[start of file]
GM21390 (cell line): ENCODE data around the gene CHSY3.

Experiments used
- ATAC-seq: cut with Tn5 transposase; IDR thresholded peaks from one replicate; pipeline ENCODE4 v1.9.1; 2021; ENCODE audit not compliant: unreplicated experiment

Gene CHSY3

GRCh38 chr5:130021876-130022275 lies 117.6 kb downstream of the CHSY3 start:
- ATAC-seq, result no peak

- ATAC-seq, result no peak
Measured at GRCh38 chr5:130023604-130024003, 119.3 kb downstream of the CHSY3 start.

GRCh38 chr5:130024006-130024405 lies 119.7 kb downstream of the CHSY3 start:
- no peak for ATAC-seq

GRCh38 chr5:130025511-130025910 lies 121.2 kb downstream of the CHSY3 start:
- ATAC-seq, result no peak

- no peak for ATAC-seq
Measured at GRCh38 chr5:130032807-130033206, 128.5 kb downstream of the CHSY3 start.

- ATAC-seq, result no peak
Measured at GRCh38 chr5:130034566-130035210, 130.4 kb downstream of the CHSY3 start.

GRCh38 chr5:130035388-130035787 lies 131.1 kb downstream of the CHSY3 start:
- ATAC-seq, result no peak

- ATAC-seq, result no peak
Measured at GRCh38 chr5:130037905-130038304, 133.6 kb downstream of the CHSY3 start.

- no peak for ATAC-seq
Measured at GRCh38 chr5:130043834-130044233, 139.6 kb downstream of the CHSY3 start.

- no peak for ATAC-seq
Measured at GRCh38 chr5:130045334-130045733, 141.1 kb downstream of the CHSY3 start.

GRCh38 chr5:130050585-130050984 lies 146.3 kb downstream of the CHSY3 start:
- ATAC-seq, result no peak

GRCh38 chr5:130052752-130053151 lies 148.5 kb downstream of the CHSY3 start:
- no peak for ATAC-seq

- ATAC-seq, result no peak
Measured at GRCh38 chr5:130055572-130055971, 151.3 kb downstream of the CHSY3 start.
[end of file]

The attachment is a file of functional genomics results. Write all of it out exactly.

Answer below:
GM21390 (cell line): ENCODE data around the gene CHSY3.

Experiments used
- ATAC-seq: cut with Tn5 transposase; IDR thresholded peaks from one replicate; pipeline ENCODE4 v1.9.1; 2021; ENCODE audit not compliant: unreplicated experiment

Gene CHSY3

GRCh38 chr5:130021876-130022275 lies 117.6 kb downstream of the CHSY3 start:
- ATAC-seq, result no peak

- ATAC-seq, result no peak
Measured at GRCh38 chr5:130023604-130024003, 119.3 kb downstream of the CHSY3 start.

GRCh38 chr5:130024006-130024405 lies 119.7 kb downstream of the CHSY3 start:
- no peak for ATAC-seq

GRCh38 chr5:130025511-130025910 lies 121.2 kb downstream of the CHSY3 start:
- ATAC-seq, result no peak

- no peak for ATAC-seq
Measured at GRCh38 chr5:130032807-130033206, 128.5 kb downstream of the CHSY3 start.

- ATAC-seq, result no peak
Measured at GRCh38 chr5:130034566-130035210, 130.4 kb downstream of the CHSY3 start.

GRCh38 chr5:130035388-130035787 lies 131.1 kb downstream of the CHSY3 start:
- ATAC-seq, result no peak

- ATAC-seq, result no peak
Measured at GRCh38 chr5:130037905-130038304, 133.6 kb downstream of the CHSY3 start.

- no peak for ATAC-seq
Measured at GRCh38 chr5:130043834-130044233, 139.6 kb downstream of the CHSY3 start.

- no peak for ATAC-seq
Measured at GRCh38 chr5:130045334-130045733, 141.1 kb downstream of the CHSY3 start.

GRCh38 chr5:130050585-130050984 lies 146.3 kb downstream of the CHSY3 start:
- ATAC-seq, result no peak

GRCh38 chr5:130052752-130053151 lies 148.5 kb downstream of the CHSY3 start:
- no peak for ATAC-seq

- ATAC-seq, result no peak
Measured at GRCh38 chr5:130055572-130055971, 151.3 kb downstream of the CHSY3 start.